Here’s a quick snapshot of how most “trend” conversations happen here at EHD:
Someone: “I’ve been seeing a lot of [insert trend here] lately…how do we feel about this?”
Someone else (or several someone elses): “YES love it, totally a trend” OR “Ugh no, please no. Veto.”
Likely me (Arlyn) or Emily: “Wait, is this a post?”
And today is the result of this general interaction, except this time, it happened on Instagram between Julie (from our design team) and me. We tend to do this thing where we’ll DM each other at random pretty rooms or cool things to consider either for life or projects, and last week, she kept sending me photos of long arm sconces in dining rooms that took the place of a chandelier. What I didn’t know at the time is that Julie and Emily had been in talks of possibly swapping out the light fixture that’s currently in the mountain house dining room (Emily talks about why here) and they both loved this idea stylistically.
While, design-wise, it’s definitely a detail we’ve been seeing more and more (but also, maybe I’m just seeing it so much because I started looking for it and you know…algorithms and whatnot), I probably first noticed the whole design sconce thing in European or Australian home design. It’s definitely a more contemporary move but the more I thought about it, the more I also considered skipping the ceiling fixture entirely would straight up solve some people’s problems. Let’s say you live in a space with incredibly high ceilings (I’m crying for you, truly I am). Hanging a chandelier or pendant is certainly possible, but depending on the cord situation, you’re pretty limited on the light you can use, not to mention a very tricky installation. Also, if you’re in a home or rental apartment with very little overhead lighting and installing a junction box above a dining table isn’t an option, enter the oversize dining sconce. And because there are plenty of plug-in options, it’s a no-brainer that requires zero permanent decisions the way a hard install does.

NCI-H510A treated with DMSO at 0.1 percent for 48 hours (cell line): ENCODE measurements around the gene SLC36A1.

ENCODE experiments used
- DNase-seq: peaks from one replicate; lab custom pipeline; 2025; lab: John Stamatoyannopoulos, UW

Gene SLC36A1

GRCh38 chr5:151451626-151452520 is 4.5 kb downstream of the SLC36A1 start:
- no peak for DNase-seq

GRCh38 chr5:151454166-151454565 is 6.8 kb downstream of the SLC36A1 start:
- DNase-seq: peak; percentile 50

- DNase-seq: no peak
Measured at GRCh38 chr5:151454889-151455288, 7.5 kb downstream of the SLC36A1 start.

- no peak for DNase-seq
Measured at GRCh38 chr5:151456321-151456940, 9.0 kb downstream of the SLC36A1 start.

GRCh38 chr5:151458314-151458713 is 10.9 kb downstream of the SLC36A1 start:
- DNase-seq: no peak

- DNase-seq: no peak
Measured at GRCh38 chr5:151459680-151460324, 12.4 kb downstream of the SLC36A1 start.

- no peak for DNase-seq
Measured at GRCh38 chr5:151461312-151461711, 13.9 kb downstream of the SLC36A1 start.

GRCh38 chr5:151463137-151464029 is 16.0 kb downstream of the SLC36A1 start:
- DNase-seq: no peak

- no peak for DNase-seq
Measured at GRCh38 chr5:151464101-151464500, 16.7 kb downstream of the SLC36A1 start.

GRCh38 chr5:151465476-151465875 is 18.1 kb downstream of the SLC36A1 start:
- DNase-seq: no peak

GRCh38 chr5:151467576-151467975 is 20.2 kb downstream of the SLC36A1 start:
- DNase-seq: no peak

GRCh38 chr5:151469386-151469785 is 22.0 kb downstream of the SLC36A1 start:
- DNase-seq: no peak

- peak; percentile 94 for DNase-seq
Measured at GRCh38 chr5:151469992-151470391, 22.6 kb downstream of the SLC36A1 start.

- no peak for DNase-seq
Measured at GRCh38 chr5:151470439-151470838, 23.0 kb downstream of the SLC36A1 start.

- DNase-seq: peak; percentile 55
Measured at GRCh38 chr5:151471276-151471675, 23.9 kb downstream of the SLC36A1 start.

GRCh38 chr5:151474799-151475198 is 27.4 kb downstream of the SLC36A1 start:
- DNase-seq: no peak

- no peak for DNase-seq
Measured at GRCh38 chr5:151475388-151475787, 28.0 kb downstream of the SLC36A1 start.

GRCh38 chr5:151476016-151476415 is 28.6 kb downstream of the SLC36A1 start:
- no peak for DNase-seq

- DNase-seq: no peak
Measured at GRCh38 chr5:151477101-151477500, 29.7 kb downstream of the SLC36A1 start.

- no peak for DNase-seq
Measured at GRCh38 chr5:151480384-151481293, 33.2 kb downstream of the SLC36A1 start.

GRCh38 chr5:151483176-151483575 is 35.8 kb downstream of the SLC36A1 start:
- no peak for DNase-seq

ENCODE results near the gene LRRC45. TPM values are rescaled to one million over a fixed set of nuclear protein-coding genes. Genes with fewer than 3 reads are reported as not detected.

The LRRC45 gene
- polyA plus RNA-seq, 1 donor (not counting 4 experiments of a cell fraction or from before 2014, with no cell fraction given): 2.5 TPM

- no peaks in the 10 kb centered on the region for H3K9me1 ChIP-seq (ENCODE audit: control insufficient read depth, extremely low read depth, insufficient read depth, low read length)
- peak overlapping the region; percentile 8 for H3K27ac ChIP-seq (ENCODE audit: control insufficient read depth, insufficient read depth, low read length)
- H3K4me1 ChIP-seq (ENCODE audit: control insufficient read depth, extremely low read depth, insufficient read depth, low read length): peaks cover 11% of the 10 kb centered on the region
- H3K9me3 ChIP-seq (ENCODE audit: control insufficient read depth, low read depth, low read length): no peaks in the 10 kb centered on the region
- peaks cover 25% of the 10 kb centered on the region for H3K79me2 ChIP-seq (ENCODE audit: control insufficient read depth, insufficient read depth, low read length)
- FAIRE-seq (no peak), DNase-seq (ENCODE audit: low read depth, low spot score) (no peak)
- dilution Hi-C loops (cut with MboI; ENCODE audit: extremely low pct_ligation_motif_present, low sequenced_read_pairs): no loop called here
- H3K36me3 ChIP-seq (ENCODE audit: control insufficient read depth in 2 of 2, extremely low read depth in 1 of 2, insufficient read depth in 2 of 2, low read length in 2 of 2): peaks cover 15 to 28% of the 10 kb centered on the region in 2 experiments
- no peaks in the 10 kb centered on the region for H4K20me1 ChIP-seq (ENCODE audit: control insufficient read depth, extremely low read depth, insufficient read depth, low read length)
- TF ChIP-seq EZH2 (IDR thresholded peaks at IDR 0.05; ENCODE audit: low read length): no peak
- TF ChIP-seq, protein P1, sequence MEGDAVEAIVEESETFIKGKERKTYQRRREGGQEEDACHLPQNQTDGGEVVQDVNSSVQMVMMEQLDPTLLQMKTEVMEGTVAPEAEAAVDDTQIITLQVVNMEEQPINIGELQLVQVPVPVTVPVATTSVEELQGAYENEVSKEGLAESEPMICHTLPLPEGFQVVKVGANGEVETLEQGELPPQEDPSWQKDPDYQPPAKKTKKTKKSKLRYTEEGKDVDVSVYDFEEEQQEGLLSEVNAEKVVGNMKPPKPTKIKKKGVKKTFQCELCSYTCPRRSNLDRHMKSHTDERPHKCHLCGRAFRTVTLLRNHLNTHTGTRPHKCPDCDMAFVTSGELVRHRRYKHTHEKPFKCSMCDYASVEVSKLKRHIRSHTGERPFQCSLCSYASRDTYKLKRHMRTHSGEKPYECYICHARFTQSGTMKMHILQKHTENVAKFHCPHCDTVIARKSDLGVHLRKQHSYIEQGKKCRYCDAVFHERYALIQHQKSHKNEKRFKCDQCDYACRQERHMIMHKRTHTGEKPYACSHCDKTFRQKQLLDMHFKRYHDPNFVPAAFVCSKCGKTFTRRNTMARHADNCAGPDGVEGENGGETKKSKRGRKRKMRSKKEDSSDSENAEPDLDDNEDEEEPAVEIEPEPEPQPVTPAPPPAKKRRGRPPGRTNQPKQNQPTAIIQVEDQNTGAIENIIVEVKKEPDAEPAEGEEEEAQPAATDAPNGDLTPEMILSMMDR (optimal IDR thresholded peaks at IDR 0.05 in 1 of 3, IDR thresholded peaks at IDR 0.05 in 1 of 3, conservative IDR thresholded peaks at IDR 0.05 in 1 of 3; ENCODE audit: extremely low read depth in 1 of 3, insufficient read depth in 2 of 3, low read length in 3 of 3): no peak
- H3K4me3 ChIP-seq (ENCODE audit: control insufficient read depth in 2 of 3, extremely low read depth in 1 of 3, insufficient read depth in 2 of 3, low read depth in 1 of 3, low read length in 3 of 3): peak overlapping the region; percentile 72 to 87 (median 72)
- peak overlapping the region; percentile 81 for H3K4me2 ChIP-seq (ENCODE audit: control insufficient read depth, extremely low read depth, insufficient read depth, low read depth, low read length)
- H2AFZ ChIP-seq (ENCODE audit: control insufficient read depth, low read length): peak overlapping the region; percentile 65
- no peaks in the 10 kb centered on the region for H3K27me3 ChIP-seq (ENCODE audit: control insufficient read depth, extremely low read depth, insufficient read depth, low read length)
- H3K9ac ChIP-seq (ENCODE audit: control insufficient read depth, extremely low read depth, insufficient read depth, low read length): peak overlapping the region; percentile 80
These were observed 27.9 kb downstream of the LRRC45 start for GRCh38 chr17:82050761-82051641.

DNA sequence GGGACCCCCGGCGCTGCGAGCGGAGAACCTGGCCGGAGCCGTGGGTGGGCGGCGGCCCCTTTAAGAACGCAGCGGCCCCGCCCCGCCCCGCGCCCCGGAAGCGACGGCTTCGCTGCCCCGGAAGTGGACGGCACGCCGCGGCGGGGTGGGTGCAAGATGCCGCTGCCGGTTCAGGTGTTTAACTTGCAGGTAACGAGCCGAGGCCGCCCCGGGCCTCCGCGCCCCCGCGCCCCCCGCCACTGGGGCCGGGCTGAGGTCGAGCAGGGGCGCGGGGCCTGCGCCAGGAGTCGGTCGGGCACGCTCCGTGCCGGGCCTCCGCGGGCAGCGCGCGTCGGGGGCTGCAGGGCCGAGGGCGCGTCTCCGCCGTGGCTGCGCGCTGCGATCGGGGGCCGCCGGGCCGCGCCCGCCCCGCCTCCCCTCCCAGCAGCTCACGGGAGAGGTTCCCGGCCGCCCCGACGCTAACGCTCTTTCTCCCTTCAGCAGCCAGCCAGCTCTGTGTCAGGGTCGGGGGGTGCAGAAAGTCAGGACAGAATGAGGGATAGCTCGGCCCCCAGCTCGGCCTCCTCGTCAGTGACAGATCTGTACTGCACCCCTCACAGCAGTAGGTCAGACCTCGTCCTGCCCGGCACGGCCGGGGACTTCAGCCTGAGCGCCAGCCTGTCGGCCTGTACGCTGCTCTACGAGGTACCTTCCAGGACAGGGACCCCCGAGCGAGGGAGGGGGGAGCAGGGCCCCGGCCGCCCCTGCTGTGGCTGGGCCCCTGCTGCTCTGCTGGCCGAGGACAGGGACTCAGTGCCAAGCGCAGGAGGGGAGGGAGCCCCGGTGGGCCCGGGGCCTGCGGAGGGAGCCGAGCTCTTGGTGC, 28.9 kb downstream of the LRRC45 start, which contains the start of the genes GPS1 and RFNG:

The key is to get something that has a very long arm that can extend out from the wall over the table (even if it’s not dead center over the surface). This light shown above (and over and over again below because evidently, this is the preeminent “sconce over dining table” light fixture) is the 265 Wall Lamp by Paolo Rizzatto for Flos (#3 in the roundup below…a less expensive version, depending on how you feel about that, is #18). It’s an awesome option if your wall is at least 80 inches away (that’s how long the arm is) and it has a considerable swing to it to get the head of the light exactly where you want it.
The one thing I do wonder about this one, in particular, is how the light actually looks when it’s ON. It would be fairly direct and not the least bit diffused, so it likely would not be very flattering sadly. I don’t know…does anyone actually have a version of this light and can verify whether this is true or not? I’m just so, so curious.
I dig this bad boy in the chrome. A finish like this (i.e. not matte black) is less intrusive and while it’s certainly not invisible, it lets the furniture be the star. Granted, that marble pedestal table and mix-and-match wood-toned chairs deserve the spotlight. If the furnishings were far more subtle and subdued, the black could really sing and bring tons of visual interest to the vignette.
This is, of course, not the only overscale pendant on the market (even though Pinterest would make me think otherwise). There are a few different varieties and categories, but I’m going to break down the three most popular/common: the hardwired swing-arm oversized sconce, the plug-in sconce. and the multi-arm sconce.
The Swing-Arm Sconce
I’m not privy to information about who makes this wonderfully cool lamp, sadly but man is it cool. It kind of has that laid-back vibe of a plug-in with the long cord (wait…maybe it IS a plug-in…it’s honestly very hard to tell in this photo), but the post-modern-esque aesthetic keeps it firmly in high-end edgy territory.
The brass here in a dining nook from Arent & Pyke (probably one of my favorite design firms right now, FYI) feels somewhat playful and less serious that the last photo. I also like the functionality of this sconce because it’s adjustable both outward and side to side. A pivoting swing arm will give you the most flexibility in placement.